Of course, another underrated element of his defensive game is just getting the puck out of the zone when he has the chance. Simply avoiding getting hemmed in the defensive zone for extended shifts helps limit shots and chances against.
According to Garland, improving his defensive game was a focus for himself and his coach last season.
“Rick Tocchet this year worked a lot on that, helping me become more defensively reliable, so I can be a first-line player in the league,” said Garland. “You can’t [play on a first line] if you can’t play on the other side of the puck.”
That’s good because it’s guaranteed that his new head coach, Travis Green, will have the same expectations of Garland defensively.
So, who is Conor Garland and what should Canucks fans expect from him next season?
From the analytics and watching him play, Garland is an intelligent, scrappy playmaker, whose strongest skill is reading the play. His hockey sense is superb, allowing him to repeatedly find soft spots in defensive coverage to get open for shots or read the defence to manipulate them to open up passing lanes.
He also uses that ability to read opposing players to forecheck effectively. He’s not going to run anyone over, but he smartly puts himself in a position to force turnovers or prevent clean breakouts.
Fans will love his work rate, as he’s constantly driving to get the puck in the offensive and neutral zones and looking to create offence out of turnovers. In almost every single shift, he's making something positive happen on the ice.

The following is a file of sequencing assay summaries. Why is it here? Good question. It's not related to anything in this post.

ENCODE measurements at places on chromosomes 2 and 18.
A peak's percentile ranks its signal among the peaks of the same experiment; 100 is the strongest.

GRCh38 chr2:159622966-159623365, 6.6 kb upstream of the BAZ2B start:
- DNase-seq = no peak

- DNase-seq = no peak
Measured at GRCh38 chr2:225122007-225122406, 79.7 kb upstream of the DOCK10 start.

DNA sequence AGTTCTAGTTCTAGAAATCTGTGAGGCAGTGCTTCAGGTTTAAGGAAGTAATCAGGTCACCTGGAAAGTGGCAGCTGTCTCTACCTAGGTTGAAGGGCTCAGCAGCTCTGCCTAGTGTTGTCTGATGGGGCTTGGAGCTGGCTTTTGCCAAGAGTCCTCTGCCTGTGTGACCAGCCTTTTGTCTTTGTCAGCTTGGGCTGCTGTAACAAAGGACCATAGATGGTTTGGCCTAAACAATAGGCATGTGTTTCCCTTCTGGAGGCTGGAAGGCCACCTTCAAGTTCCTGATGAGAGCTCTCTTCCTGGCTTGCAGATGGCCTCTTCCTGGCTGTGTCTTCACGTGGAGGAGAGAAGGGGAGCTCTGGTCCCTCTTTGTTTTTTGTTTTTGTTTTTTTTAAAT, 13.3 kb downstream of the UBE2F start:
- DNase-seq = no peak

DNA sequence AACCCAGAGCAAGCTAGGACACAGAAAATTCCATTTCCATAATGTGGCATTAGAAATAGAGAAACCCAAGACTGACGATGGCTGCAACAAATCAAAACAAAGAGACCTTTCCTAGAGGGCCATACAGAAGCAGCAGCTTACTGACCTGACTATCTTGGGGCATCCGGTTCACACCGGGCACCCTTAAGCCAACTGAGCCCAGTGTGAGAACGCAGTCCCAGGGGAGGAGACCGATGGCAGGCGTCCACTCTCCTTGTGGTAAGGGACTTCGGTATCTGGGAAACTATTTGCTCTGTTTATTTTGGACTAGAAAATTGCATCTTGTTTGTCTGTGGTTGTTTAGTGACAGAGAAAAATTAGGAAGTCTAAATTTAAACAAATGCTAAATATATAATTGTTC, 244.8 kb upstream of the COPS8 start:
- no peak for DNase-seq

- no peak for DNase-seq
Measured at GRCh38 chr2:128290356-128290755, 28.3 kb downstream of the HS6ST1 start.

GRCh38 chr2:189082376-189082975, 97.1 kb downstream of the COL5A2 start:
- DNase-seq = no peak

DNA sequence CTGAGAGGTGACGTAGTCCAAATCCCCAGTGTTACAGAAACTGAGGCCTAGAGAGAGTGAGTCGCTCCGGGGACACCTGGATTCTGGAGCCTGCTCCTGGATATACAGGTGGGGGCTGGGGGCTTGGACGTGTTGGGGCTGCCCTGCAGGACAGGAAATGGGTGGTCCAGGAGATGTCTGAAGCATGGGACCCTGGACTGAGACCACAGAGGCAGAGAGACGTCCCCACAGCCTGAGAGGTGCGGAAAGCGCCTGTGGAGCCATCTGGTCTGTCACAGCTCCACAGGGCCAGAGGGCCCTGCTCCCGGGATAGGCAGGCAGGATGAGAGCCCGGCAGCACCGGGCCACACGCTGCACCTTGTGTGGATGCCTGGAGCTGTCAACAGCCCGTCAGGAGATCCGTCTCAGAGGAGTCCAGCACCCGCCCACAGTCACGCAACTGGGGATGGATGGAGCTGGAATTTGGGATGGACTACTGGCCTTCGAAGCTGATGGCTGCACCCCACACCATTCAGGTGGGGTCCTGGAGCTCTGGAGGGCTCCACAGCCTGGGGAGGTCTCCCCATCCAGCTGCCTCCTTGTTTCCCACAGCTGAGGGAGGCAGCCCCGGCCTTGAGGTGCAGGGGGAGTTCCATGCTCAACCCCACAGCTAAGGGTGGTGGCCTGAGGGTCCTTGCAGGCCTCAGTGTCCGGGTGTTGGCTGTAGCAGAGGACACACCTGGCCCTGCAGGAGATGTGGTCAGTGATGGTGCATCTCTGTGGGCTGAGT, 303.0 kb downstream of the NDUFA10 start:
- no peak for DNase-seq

Most importantly, he combines his hockey sense with his shifty skating, excellent hands, and vision to maintain possession of the puck in the offensive zone. That’s something that has often been a weakness for the Canucks over the past few seasons — Garland will help in that area.
All of those abilities should allow him to set a new career high in points with the Canucks. He should be capable of around 25 goals and 60 points. The one element that may limit his scoring is that he might not be on the first unit on the power play, where 10 of his 39 points came from last season.
Would the Canucks take Bo Horvat off the first unit for Garland? What about Brock Boeser?
It seems more likely that Garland would land on the second unit with Nils Höglander, Tanner Pearson, Vasily Podkolzin, and Oliver Ekman-Larsson. That has the potential to be a very good power play unit, but they’ll certainly get less ice time than the first unit.
At 5-on-5, however, Garland should significantly boost the Canucks’ top-six, whether on the first or second line.